Do students care if higher education is being fundamentally mucked up? Zip on that one, too.
Let's rephrase the last two questions: Anyone care if your college education is being manipulated by U.S. News? Maybe a bit.
Here's the lowdown -- the rankings are affecting you personally. Don't believe me? Pull out your last tuition bill -- it increased drastically since the 1995 and 1999 tuition hikes, a result of the rankings.
In 1999, a member of the Board of Trustees walked into a meeting with an issue of U.S. News ranking us as the fifth best public university in the country. Two years after that fateful meeting, we're still paying off that $600 increase.
How many more increases are we going to take? Will UNC continue to hike up tuition until we've bought the number one ranking?
Compare the 2001 and 2002 U.S. News rankings:
The only real change I see is that UNC actually fell from third to fifth place during the first year the tuition increase was implemented.
When UNC rose from fifth to third in 2001, the administration hailed the leap as a victory. Come on, if this were an ESPN poll everyone would see right through it -- our ranking didn't improve.
Wednesday's State of the University address came in perfect timing -- 24 hours before the new rankings were released. Our chancellor said,"If you must, read what the magazine has to say about us, but let us not for a second be diverted by these arbitrary and artificial ratings from the substance of our vision for excellence." Fine, let's not be diverted.
Coincidentally, about a week ago The New York Times published an editorial stating that our school created strategies specifically intended to boost our rankings. Bravo, Heels -- we're officially tools. But hey, at least we're not diverted from our mission toward excellence.
The Times made an awesome point about the rankings -- our number fluctuates year to year because U.S. News changes its methodology for rating schools each year. The Times cited the California Institute of Technology as their example -- it went from first to second to eighth in a matter of three years because of changing criteria.
In UNC's quest to be number one, at any (tuition) cost, will the administration change its strategy every time U.S. News tweaks its methodology? Let's say one year U.S. News valued parking over faculty salaries -- are we going to raise tuition to pay for a new parking deck?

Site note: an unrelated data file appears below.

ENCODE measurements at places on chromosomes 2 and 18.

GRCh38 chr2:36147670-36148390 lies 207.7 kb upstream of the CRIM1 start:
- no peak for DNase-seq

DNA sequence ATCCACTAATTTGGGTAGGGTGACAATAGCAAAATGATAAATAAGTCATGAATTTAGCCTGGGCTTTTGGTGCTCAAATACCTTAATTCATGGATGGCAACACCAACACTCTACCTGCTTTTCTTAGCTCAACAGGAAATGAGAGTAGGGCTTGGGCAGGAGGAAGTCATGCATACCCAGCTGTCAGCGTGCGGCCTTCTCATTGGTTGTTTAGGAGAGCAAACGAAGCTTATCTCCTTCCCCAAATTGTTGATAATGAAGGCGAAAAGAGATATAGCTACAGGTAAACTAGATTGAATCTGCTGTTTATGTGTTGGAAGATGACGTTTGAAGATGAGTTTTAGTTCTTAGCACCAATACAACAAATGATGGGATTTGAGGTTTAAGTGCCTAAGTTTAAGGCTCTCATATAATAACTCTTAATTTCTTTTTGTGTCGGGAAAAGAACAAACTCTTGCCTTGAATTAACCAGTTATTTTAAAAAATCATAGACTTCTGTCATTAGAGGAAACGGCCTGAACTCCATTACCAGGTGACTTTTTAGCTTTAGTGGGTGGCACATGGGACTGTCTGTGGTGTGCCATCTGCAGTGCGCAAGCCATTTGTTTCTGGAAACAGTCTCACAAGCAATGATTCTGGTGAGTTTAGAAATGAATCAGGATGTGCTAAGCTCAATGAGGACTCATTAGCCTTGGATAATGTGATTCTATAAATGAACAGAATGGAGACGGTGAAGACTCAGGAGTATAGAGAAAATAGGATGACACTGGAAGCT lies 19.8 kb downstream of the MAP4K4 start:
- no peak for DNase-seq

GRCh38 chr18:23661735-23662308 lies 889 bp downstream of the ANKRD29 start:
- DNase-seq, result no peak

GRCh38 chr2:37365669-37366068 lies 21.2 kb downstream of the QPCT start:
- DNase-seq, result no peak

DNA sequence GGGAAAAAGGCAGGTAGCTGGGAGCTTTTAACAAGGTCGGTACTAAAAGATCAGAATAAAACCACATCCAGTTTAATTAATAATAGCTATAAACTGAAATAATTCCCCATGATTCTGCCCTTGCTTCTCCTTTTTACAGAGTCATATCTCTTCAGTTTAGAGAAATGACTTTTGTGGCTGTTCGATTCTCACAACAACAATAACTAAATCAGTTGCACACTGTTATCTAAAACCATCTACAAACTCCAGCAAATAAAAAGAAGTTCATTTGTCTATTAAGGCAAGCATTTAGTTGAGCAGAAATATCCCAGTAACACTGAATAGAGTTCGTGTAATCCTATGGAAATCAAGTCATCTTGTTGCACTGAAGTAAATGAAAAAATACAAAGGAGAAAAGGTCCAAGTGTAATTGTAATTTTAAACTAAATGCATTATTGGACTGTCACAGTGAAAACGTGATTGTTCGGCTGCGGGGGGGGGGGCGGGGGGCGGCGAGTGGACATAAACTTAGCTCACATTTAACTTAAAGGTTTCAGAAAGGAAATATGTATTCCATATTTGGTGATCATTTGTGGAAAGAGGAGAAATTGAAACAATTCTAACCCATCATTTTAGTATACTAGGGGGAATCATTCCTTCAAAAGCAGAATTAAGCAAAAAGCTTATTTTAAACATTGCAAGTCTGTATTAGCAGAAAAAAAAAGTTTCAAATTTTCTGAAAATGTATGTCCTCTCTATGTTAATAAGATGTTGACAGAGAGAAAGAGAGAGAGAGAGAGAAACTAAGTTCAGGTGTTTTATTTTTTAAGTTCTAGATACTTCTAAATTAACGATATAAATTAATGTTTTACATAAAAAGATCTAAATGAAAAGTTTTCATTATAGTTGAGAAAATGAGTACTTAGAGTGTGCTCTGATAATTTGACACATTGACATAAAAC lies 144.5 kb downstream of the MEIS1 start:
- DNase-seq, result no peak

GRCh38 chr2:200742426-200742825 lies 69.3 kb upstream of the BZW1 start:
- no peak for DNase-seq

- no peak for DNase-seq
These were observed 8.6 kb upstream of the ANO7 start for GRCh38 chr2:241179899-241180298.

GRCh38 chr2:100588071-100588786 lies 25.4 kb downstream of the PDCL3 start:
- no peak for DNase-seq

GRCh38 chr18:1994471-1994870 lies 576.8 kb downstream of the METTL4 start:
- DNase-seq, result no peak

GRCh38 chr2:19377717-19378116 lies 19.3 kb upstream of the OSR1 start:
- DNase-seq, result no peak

We've all become sickly familiar with academia's newest buzzword: the peer institution. UNC has spent more time in the past two years worrying what our peer institutions are doing than looking into what we need to be doing.
UNC has formed a habit of "borrowing" programs from our peer institutions in order to keep up with their progress, and, at this rate, we'll never be on top. We'll be too busy trying to keep up.
When will enough be enough? It's like a new spin on what your mama always told you: If Berkeley jumped off a cliff, would you? Somewhere along the line, UNC quit valuing education and started playing a numbers game. Now we're all losing. UNC has a wealth of academic innovation. If only it would look inward to find it instead of ripping it off from wankers from Virginia.
As students, we intuitively know that we're the best public university -- let's make our administration think the same. I challenge you to take ten minutes out of your next class or meeting and list solid ideas that would make UNC a better place for you. Send me your ideas -- I'll not only publish the good ones, I'll hand them to Moeser.
Our highest achievement as a university would be to live up to our tradition. We're all familiar with the commercial in which Charles Kuralt intones, "Our love for this place stems from the fact that it is as it was meant to be: The University of the People." Right now we are The University of the Rankings.
Rachel Hockfield is a political science major from Charlotte. This weekend she will burn her copy of US News & World Report (graduate school edition). Reach her at firstname.lastname@example.org.
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